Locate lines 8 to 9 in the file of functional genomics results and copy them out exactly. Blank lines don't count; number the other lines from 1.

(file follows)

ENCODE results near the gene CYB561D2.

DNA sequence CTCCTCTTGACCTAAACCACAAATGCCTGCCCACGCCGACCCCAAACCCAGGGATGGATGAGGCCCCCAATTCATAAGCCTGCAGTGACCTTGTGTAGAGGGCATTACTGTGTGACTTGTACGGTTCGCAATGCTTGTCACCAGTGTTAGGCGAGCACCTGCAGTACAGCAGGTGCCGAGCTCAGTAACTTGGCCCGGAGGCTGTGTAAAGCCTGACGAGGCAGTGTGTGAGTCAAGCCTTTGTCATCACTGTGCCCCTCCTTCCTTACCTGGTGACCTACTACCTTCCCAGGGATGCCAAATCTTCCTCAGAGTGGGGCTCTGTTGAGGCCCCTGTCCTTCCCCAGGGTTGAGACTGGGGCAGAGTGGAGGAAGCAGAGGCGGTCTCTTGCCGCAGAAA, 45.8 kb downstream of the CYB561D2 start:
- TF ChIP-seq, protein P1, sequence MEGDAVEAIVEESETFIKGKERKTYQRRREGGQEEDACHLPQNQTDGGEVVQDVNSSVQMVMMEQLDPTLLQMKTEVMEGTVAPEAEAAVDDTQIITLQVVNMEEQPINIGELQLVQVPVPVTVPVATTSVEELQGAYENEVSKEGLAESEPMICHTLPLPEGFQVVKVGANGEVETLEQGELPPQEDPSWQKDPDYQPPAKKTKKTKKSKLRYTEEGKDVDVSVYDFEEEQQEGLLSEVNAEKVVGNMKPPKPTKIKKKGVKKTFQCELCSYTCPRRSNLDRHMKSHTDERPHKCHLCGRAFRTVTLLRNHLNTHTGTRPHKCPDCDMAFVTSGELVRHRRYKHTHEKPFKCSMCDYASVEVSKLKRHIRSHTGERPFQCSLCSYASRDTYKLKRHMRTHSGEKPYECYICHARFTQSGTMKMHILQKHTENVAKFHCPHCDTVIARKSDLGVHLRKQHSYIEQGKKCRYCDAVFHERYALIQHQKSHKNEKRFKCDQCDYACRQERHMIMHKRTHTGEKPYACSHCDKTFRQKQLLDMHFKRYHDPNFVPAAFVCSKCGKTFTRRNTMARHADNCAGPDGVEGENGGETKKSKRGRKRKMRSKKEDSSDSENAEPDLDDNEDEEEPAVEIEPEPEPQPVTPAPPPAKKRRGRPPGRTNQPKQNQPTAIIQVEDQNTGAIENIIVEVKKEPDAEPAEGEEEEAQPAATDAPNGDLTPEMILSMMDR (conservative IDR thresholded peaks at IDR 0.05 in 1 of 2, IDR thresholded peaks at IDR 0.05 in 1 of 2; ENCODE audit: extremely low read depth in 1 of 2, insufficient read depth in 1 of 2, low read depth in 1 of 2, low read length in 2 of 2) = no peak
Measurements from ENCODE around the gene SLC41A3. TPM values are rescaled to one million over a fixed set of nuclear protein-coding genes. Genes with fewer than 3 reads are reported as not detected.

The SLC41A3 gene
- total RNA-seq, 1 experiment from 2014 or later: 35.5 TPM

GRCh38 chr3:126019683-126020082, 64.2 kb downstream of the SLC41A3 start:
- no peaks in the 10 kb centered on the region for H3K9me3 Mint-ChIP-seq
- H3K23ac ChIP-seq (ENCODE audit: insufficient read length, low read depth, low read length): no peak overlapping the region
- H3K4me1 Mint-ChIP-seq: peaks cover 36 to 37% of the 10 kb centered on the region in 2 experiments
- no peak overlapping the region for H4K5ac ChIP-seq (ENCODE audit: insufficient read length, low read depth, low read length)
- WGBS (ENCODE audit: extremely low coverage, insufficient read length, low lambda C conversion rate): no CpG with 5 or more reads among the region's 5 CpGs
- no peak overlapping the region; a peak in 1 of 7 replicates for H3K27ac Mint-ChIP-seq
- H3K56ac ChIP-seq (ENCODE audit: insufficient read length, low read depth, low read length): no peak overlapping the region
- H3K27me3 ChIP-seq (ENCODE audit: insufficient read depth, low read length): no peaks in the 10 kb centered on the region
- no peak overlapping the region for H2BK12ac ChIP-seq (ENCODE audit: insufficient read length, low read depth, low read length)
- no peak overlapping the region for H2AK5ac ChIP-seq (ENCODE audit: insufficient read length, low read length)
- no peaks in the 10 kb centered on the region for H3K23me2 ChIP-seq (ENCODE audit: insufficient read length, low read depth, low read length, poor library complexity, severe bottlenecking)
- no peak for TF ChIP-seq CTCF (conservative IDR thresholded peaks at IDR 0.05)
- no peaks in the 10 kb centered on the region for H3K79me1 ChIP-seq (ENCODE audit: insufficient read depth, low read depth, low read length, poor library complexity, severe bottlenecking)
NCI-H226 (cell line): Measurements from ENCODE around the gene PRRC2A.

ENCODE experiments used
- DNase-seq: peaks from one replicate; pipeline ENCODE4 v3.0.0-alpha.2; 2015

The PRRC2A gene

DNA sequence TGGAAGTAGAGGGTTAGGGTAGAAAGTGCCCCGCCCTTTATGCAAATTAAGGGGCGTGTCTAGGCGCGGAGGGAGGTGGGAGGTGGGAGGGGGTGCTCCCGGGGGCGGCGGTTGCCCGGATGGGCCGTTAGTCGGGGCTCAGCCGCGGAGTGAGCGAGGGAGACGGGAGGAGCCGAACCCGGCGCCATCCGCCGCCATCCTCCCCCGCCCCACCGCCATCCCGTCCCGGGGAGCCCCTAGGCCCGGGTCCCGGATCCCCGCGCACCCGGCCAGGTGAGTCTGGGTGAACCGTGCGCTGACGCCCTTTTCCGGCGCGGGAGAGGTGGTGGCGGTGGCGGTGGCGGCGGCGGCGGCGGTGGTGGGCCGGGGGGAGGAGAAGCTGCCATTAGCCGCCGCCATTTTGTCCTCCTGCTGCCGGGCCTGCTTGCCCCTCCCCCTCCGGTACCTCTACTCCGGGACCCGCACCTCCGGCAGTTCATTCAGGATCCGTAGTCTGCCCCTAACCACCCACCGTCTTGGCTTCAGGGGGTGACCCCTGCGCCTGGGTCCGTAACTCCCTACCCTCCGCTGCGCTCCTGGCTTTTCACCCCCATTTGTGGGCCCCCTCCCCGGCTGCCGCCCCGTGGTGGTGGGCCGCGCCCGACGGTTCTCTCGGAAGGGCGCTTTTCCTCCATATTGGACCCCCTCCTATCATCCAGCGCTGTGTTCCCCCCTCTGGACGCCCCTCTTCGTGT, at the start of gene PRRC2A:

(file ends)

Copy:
- no peaks in the 10 kb centered on the region for H3K9me3 Mint-ChIP-seq
- H3K23ac ChIP-seq (ENCODE audit: insufficient read length, low read depth, low read length): no peak overlapping the region